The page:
About half the price, and still more efficient.
That's the argument officials have made for dilute-and-dispose, the alternative to the canceled Mixed Oxide Fuel Fabrication Facility 30 minutes south of Aiken at the Savannah River Site.
MOX – the product of a 2000s-era pact with Russia, the U.S.'s Cold War ballast and to-this-day adversary – was designed to turn a large cache of defense plutonium into fuel for commercial nuclear reactors. Both international powerhouses had designated metric tons of the metal surplus, enough for hundreds and hundreds of devastating weapons but no longer needed for such pursuits.
The U.S., though, canceled the MOX project in 2018.
Specifically, the U.S. Department of Energy's National Nuclear Security Administration sent project contractors and guarantors termination notices in October of last year, five months after U.S. Secretary of Energy Rick Perry informed Congress he intended to drop the ax and one day after the federal government secured a key win in appeals court.
The MOX project had swollen in terms of price tag; its timeline had ballooned as well. Billions of dollars (and more than a decade of work) had been shoveled onto the MOX fire before it was snuffed.
But what to do with the metric tons of plutonium once destined for MOX, and thus South Carolina? Dilute-and-dispose, the government has pitched.
Dilute-and-dispose, sometimes referred to as downblending, is a plutonium disposition method that involves mixing the metal with other inert material and then sending the batches to the southeast corner of New Mexico.
There, in New Mexico, at a salt mine repository known as the Waste Isolation Pilot Plant, the diluted plutonium would be buried.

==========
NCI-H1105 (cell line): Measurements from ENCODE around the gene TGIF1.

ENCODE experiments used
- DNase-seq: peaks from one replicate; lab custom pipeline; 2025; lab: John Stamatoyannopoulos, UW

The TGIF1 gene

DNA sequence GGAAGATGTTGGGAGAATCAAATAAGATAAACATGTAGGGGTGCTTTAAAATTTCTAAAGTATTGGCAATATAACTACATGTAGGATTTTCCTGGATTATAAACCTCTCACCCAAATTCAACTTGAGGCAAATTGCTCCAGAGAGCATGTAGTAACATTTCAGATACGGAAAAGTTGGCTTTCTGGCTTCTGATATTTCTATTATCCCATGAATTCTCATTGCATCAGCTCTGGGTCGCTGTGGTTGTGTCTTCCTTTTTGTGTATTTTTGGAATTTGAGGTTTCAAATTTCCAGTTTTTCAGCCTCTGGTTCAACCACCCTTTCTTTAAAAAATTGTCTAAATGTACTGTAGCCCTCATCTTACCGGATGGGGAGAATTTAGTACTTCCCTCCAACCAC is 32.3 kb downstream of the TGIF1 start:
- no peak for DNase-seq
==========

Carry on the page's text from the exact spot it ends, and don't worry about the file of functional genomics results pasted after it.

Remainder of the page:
The Savannah River Site made more than 1,650 shipments to WIPP through 2014. A few more have been made since it reopened. But that wasn't reworked plutonium. The facility is the nation's only designated repository for transuranic waste: clothing, tools, debris and other items contaminated by radioactive elements.
U.S. Sen. Lindsey Graham, a South Carolina Republican and longtime MOX booster, has described dilute-and-dispose as flimsy, at best.
"It's yet another half-baked idea from DOE that simply has no chance of success," he has said. Officials in New Mexico have also been wary.
But both Perry and the NNSA's administrator, Lisa Gordon-Hagerty, have painted a brighter picture. In certifying the termination of MOX, Perry promised dilute-and-dispose would cost roughly half what MOX would. It's a point he has stuck to. Gordon-Hagerty, too.
"But nonetheless, our plan is to dilute and dispose of 34 metric tons of excess plutonium, and that is our stance, and that will continue to be our stance," she said in a mid-June interview with the Aiken Standard.
Asked if she believes dilute-and-dispose is the cheaper, faster, better path moving forward, she said, "Absolutely."